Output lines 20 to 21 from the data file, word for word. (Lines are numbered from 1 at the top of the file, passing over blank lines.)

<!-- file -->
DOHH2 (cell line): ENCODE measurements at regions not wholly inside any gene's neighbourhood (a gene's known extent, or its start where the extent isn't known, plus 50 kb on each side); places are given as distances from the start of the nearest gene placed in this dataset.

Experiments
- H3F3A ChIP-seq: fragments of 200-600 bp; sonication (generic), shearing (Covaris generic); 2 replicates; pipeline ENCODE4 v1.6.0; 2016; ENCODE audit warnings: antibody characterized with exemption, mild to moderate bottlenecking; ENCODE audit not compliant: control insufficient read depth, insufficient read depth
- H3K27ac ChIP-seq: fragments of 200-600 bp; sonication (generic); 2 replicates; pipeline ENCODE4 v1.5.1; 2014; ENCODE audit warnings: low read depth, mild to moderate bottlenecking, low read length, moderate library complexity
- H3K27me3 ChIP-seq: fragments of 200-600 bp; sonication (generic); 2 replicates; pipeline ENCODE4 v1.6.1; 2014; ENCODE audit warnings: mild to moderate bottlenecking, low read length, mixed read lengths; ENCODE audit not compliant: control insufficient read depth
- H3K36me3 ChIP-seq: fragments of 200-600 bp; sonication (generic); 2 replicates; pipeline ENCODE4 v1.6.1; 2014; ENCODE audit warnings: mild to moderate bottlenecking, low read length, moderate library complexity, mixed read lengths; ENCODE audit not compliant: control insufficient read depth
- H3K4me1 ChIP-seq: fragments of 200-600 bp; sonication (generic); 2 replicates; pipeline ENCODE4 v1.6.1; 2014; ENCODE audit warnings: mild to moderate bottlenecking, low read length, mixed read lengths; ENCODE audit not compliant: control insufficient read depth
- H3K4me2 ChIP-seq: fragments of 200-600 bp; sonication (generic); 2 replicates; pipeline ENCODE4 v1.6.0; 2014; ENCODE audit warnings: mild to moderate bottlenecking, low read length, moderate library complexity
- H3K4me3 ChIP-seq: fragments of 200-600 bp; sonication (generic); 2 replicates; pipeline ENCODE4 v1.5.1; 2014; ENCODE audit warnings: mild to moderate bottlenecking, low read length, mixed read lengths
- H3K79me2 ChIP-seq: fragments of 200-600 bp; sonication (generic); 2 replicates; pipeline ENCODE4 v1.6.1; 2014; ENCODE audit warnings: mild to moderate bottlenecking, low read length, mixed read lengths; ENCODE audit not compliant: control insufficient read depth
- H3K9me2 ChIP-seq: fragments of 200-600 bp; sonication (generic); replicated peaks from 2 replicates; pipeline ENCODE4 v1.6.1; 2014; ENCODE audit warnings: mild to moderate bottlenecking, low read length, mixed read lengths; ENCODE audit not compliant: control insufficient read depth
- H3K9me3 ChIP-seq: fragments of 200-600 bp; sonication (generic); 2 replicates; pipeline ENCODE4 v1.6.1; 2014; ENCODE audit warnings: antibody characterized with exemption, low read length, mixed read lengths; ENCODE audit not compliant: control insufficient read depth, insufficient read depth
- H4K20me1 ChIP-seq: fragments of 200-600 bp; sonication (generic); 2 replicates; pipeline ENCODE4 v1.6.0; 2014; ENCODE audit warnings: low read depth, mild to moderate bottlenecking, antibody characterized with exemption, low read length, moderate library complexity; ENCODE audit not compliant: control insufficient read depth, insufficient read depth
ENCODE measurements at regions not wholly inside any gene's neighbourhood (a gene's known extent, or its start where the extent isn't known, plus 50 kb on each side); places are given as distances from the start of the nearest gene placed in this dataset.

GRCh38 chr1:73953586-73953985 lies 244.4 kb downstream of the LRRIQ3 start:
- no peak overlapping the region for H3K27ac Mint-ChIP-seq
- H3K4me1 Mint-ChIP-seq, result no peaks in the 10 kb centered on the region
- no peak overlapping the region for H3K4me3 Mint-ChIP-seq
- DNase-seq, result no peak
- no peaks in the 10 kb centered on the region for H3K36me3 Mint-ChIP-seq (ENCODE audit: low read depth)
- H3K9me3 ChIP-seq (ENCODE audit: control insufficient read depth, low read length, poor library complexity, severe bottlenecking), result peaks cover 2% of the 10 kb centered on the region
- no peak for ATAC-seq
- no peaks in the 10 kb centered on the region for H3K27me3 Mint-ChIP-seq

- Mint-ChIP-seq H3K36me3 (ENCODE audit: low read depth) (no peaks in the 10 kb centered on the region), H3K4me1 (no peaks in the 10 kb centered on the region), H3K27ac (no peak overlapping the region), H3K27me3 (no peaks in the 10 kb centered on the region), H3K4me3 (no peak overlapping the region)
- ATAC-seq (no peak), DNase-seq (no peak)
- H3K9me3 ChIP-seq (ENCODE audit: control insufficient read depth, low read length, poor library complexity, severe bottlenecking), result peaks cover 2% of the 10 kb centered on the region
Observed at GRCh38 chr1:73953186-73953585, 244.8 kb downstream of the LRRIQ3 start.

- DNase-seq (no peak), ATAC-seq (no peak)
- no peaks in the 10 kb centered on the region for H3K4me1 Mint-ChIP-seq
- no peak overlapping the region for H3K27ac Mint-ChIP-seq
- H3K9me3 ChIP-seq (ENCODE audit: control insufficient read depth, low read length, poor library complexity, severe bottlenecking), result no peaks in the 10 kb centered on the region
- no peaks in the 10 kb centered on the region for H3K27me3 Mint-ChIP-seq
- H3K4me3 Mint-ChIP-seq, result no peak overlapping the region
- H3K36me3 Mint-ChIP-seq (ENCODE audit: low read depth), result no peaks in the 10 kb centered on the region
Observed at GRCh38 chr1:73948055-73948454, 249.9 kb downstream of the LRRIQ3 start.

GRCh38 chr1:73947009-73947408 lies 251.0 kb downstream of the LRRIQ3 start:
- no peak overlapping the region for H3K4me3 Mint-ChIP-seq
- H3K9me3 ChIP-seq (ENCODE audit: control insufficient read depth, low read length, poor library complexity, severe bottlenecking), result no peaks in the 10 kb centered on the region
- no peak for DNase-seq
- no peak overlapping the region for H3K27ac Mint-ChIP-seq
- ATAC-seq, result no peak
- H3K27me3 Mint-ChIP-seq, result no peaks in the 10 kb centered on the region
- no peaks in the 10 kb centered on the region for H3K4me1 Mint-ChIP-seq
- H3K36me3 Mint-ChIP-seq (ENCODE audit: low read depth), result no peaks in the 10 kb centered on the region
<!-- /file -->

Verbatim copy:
- no peaks in the 10 kb centered on the region for H3K36me3 Mint-ChIP-seq (ENCODE audit: low read depth)
- H3K9me3 ChIP-seq (ENCODE audit: control insufficient read depth, low read length, poor library complexity, severe bottlenecking), result peaks cover 2% of the 10 kb centered on the region